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State v. Childs

Decided: July 3, 1990.

STATE OF NEW JERSEY, PLAINTIFF-APPELLANT,
v.
RICHARD CHILDS AND SUPREME NEWARK, INC., DEFENDANTS-RESPONDENTS



On appeal from Superior Court of New Jersey, Law Division, Essex County.

Brody, Muir, Jr. and Skillman. The opinion of the court was delivered by Brody, J.A.D.

Brody

The State appeals from an order in which the trial judge dismissed this three-count State grand jury indictment charging thefts, on the ground that a deputy attorney general infringed upon the grand jury's independent judgment. The judge also dismissed the first count of the indictment on the ground that it is duplicitous. We reverse because in our view the deputy attorney general's conduct did not infringe upon the grand jury's independent judgment and because N.J.S.A. 2C:20-2b(4), which permits aggregating the amounts involved in thefts committed pursuant to one scheme or course of conduct, saves the first count from being duplicitous.

The indictment charges defendant Richard Childs (defendant) with deceptive fund-raising activities for Supreme Newark, Inc. (corporation), a corporation he owned and controlled.*fn1 Our recitation of the facts assumes, solely for the purpose of this appeal, that the testimony given before the grand jury is true.

The corporation operated several stores that sold furniture on credit to poor people. The typical mark-up was 300%. The corporation factored the credit paper, with recourse, to two commercial factors at substantial discounts.*fn2

Although the total amount of furniture sales was high and the stores were busy, the corporation always operated at a loss because the uncertain long-term credit payments of its customers did not enable it to meet the insistent short-term credit demands of the factors.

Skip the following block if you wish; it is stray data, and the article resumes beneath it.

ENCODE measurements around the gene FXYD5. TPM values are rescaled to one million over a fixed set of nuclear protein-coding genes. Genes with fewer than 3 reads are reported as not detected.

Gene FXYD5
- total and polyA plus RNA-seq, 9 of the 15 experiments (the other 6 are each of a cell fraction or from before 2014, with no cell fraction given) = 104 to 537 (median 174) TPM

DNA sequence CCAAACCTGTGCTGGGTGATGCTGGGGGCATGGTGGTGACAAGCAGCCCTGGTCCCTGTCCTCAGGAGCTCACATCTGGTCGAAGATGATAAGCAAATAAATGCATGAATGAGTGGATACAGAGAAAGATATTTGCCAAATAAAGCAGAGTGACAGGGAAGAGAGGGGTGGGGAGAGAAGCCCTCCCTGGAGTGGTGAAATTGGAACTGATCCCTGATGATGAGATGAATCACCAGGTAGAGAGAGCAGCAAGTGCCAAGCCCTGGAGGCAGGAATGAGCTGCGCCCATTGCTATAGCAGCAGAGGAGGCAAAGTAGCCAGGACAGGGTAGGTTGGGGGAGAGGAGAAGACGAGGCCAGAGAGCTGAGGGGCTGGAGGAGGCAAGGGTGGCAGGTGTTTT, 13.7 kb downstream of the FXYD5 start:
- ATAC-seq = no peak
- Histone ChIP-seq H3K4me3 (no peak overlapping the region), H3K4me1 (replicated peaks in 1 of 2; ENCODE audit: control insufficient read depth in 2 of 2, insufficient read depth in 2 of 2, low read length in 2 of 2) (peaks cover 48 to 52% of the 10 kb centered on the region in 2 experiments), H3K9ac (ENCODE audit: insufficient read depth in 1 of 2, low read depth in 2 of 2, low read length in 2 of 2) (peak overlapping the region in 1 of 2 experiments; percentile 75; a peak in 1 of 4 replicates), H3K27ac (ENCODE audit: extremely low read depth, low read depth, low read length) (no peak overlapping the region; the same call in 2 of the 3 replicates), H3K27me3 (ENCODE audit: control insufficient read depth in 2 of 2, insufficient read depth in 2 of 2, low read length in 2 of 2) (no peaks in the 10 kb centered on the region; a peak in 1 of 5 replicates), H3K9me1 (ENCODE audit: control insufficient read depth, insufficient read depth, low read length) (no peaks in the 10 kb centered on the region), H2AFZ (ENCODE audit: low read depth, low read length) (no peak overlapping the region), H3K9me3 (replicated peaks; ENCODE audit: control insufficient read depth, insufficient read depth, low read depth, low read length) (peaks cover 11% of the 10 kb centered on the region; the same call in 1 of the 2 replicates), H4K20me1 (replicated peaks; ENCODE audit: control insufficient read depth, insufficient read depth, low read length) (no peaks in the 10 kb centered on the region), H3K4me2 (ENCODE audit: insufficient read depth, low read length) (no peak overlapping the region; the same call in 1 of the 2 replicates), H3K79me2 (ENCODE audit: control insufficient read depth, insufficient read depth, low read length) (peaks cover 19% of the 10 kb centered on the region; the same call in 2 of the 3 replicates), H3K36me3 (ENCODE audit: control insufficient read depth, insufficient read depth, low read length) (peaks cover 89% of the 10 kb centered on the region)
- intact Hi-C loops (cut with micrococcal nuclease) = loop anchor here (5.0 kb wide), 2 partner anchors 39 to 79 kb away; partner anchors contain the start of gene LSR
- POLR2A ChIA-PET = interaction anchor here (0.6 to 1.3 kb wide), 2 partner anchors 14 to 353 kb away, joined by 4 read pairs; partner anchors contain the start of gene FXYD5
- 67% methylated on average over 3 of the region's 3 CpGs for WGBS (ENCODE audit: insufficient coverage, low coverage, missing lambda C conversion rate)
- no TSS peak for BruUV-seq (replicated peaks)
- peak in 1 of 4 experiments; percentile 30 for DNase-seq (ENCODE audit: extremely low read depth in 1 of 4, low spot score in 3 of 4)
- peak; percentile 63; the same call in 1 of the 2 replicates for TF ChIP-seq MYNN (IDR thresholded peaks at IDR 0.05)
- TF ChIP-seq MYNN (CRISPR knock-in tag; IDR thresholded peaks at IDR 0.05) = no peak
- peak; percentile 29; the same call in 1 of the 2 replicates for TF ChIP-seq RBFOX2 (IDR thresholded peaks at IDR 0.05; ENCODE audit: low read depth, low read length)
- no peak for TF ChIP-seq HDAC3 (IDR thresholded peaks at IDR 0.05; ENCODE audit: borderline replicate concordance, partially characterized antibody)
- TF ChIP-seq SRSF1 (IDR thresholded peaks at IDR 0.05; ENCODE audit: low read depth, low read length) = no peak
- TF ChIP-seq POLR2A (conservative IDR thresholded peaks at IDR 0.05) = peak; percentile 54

In order to raise cash for his corporation, defendant borrowed money by continually issuing short-term unsecured notes of his corporation, bearing high interest, to an ever widening circle of friends and friends' relatives and friends. Noteholders could, and many did, allow the notes to "roll over" as they matured. Defendant made the notes more attractive by assuring prospective holders that they could demand repayment of all or part of their loans at any time without penalty. Holders frequently took advantage of this feature thereby increasing the drain on the corporation's meager cash reserves. Defendant further induced prospective noteholders to lend the corporation cash by making false representations that the notes were rated AAA, that the corporation was profitable, that its debts were no greater than its liquid assets, that Seton Hall University was a major investor and that the noteholders would somehow be protected by insurance.

Count One of the indictment charges that "between on or about January 1, 1982 and on or about August 31, 1984" defendant used these misrepresentations to commit thefts by deception from twenty named noteholders, totalling an aggregate of $319,605, a second-degree crime. N.J.S.A. 2C:20-4; N.J.S.A. 2C:20-2b(1)(a). Although the indictment does not state each noteholder's loss, it appears from the grand jury minutes that each lost between $500 and $75,000 so that each theft, unaggregated, was a third-degree crime. N.J.S.A. 2C:20-2b(2)(a).

Charles Provini, defendant's former associate in an investment business, and his wife, Susan, were another source of cash for the corporation. Defendant persuaded the Provinis to factor what he represented to be the corporation's better credit

paper. He assured the Provinis that the corporation would segregate the paper for them and collect customers' payments. The Provinis formed a corporation, Chalis, Inc., which conducted these factoring transactions for over a year and a half. As he had with the noteholders, defendant assured the Provinis that they could withdraw their cash at any time, and Chalis made withdrawals from time to time. Contrary to his representations to the Provinis, defendant was factoring all the corporation's credit paper of value to the commercial factors, leaving none for Chalis.*fn3

Count Two of the indictment charges that "between on or about April 7, 1982 and on or about January 4, 1984" defendant deceived Chalis, Inc. by misrepresenting that it was factoring credit paper that in fact did not exist, thereby unlawfully stealing from Chalis an aggregate of $328,082.86, a second-degree crime.

Count Three, the last count of the indictment, charges that defendant forged Charles Provini's name on a guarantee, a violation of N.J.S.A. 2C:21-1a(2).

Defendant's financial bubble burst when Charles Provini asked to withdraw some of his money and learned that defendant's corporation had neither cash nor credit paper to give him. When defendant was unable to attract more noteholders, ...


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